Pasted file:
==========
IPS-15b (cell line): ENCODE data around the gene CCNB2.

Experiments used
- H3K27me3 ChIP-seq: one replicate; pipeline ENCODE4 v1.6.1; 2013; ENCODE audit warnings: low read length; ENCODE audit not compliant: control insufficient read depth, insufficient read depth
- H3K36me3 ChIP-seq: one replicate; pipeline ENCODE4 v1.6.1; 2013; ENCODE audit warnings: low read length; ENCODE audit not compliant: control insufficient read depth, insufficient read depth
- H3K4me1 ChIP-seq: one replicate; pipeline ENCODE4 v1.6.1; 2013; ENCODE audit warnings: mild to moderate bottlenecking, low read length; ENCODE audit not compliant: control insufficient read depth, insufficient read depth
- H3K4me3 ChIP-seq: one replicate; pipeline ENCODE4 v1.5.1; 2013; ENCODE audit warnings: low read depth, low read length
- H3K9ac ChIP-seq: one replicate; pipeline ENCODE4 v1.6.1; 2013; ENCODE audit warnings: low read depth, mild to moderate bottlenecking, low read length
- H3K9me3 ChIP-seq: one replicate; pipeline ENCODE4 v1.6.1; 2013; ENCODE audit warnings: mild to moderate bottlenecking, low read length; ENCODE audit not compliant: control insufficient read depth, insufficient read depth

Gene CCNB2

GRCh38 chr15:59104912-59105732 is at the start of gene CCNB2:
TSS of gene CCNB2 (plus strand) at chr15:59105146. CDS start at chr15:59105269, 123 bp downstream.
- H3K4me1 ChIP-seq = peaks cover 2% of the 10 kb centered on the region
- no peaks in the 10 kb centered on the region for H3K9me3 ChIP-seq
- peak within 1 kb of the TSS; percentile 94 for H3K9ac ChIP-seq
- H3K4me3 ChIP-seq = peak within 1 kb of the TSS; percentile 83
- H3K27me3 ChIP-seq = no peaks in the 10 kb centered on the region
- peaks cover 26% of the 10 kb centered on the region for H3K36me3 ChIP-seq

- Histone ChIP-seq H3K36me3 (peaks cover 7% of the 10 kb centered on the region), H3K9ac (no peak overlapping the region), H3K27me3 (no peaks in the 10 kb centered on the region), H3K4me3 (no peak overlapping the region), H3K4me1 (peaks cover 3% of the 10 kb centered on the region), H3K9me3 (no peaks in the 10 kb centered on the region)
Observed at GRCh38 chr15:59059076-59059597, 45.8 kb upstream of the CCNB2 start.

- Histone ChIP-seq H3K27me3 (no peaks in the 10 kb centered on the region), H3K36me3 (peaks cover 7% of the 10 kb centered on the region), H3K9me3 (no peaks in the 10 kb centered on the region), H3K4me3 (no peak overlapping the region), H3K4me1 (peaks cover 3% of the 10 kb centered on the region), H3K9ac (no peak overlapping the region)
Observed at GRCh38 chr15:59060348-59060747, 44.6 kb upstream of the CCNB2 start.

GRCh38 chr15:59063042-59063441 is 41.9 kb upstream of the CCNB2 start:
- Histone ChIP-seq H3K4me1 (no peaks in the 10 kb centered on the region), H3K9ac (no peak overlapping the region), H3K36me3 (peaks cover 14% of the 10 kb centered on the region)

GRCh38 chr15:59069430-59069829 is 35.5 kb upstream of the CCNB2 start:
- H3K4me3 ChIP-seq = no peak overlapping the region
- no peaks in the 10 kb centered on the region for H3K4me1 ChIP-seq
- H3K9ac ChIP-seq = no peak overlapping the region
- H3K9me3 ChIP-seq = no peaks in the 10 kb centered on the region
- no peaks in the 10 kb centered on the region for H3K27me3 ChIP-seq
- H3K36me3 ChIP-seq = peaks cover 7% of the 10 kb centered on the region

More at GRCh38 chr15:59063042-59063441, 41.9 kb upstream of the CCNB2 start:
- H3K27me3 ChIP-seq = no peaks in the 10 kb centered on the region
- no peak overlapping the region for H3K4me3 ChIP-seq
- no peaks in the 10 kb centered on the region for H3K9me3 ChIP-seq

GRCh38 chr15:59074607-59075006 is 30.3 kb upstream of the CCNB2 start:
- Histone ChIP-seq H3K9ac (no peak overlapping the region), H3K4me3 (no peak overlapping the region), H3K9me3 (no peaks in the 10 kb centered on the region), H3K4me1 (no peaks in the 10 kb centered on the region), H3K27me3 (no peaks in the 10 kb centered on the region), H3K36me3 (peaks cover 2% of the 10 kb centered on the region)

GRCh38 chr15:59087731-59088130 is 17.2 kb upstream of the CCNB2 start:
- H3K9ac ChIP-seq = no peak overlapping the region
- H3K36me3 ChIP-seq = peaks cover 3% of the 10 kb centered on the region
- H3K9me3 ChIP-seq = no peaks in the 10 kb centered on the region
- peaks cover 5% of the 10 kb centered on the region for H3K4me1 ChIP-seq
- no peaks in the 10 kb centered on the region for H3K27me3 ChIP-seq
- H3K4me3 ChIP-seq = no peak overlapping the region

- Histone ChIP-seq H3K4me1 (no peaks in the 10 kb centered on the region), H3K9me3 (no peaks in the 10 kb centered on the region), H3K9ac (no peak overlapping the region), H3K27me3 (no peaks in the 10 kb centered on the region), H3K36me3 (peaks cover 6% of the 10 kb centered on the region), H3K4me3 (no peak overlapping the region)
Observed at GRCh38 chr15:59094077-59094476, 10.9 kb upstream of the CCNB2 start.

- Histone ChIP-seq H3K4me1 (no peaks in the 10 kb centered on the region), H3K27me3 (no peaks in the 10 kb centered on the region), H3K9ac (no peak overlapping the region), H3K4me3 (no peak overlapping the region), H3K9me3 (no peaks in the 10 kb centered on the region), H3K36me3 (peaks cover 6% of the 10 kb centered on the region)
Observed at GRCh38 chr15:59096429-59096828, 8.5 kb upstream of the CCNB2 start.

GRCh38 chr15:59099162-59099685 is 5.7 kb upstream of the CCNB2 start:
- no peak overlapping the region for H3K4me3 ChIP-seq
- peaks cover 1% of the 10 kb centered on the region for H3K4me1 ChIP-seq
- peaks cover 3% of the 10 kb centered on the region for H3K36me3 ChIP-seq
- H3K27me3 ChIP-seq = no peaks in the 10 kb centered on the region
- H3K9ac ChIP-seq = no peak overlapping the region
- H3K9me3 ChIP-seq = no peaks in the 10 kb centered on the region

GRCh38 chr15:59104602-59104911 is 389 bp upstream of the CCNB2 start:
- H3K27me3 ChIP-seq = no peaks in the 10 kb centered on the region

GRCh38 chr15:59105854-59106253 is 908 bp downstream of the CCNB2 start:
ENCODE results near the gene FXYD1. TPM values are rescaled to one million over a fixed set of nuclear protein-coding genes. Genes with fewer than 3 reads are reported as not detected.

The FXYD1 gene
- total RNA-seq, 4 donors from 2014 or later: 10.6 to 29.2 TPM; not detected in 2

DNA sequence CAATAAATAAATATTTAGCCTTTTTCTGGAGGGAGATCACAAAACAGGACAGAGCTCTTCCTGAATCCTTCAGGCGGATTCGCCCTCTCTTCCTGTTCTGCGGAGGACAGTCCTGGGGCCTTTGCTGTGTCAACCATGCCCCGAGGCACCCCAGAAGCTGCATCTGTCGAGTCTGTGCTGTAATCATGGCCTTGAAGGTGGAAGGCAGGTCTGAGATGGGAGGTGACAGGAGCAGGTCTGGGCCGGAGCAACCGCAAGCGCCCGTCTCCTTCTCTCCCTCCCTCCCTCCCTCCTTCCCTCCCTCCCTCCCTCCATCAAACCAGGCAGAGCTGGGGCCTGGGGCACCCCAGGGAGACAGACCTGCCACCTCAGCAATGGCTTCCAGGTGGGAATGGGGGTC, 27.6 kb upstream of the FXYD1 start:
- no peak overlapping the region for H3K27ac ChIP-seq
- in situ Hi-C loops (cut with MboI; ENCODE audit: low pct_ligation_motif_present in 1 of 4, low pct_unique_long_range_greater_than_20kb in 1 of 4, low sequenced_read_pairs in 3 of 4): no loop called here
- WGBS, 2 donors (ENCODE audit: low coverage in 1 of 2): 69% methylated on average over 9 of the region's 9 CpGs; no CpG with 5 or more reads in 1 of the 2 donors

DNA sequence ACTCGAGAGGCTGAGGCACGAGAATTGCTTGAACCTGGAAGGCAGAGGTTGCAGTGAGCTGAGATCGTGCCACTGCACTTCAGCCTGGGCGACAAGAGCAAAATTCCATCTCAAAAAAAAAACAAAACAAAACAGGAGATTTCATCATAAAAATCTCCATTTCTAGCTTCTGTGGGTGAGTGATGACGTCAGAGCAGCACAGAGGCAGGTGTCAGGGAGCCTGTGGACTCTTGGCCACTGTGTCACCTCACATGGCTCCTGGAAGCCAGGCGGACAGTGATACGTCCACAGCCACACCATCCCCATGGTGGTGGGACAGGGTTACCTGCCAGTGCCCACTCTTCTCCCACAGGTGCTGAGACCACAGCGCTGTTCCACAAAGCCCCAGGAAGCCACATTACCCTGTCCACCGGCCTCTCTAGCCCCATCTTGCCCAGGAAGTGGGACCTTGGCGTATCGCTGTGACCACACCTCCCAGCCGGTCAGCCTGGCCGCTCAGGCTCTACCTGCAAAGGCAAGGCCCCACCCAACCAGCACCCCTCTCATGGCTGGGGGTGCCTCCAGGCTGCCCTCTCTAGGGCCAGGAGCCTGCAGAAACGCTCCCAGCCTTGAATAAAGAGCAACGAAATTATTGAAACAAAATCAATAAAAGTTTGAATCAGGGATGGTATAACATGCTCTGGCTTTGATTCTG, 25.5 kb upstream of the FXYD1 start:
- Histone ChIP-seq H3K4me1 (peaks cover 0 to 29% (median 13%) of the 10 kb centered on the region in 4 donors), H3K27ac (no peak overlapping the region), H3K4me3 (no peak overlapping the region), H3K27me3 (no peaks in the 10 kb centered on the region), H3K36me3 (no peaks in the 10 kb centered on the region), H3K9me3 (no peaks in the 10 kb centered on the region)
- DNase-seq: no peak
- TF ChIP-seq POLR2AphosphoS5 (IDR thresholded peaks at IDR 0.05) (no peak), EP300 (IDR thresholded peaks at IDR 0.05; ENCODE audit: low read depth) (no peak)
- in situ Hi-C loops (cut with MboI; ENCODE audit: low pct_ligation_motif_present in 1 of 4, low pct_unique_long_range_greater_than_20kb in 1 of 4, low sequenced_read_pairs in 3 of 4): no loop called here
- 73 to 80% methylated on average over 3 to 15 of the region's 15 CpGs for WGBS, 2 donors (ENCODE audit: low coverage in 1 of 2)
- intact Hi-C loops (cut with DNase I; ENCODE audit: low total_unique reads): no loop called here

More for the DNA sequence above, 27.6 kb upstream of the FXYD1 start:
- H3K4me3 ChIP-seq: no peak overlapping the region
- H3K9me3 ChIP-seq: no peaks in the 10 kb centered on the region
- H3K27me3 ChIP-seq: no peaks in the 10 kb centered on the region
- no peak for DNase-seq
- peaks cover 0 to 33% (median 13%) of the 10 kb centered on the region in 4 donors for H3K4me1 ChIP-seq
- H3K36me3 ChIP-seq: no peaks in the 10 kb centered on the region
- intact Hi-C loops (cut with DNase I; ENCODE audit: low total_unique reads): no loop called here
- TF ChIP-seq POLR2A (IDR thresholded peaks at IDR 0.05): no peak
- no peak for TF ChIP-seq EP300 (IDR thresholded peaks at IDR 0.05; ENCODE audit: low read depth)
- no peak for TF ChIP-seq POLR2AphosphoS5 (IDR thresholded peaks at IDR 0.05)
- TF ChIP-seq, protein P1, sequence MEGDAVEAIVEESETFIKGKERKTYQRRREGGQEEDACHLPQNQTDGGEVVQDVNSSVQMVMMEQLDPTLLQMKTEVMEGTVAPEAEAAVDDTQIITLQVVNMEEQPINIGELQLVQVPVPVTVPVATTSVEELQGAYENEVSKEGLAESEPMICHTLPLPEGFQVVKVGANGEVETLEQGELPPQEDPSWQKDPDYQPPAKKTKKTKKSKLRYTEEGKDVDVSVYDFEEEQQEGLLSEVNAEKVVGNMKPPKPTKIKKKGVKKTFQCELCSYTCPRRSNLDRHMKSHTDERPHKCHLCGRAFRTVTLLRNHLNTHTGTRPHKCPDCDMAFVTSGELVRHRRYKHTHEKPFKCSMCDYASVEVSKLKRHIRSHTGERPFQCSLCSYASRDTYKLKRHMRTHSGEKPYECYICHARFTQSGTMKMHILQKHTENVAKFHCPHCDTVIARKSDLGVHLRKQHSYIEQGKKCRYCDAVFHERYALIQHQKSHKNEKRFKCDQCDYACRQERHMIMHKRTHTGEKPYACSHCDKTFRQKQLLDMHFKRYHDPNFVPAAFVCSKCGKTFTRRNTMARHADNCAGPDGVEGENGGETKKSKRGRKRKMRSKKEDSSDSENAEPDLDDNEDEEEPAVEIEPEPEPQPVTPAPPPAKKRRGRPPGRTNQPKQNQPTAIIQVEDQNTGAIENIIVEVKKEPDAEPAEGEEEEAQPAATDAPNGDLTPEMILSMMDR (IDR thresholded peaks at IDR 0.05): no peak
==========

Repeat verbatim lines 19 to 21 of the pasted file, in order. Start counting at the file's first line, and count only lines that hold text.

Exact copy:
Observed at GRCh38 chr15:59059076-59059597, 45.8 kb upstream of the CCNB2 start.

- Histone ChIP-seq H3K27me3 (no peaks in the 10 kb centered on the region), H3K36me3 (peaks cover 7% of the 10 kb centered on the region), H3K9me3 (no peaks in the 10 kb centered on the region), H3K4me3 (no peak overlapping the region), H3K4me1 (peaks cover 3% of the 10 kb centered on the region), H3K9ac (no peak overlapping the region)
Observed at GRCh38 chr15:59060348-59060747, 44.6 kb upstream of the CCNB2 start.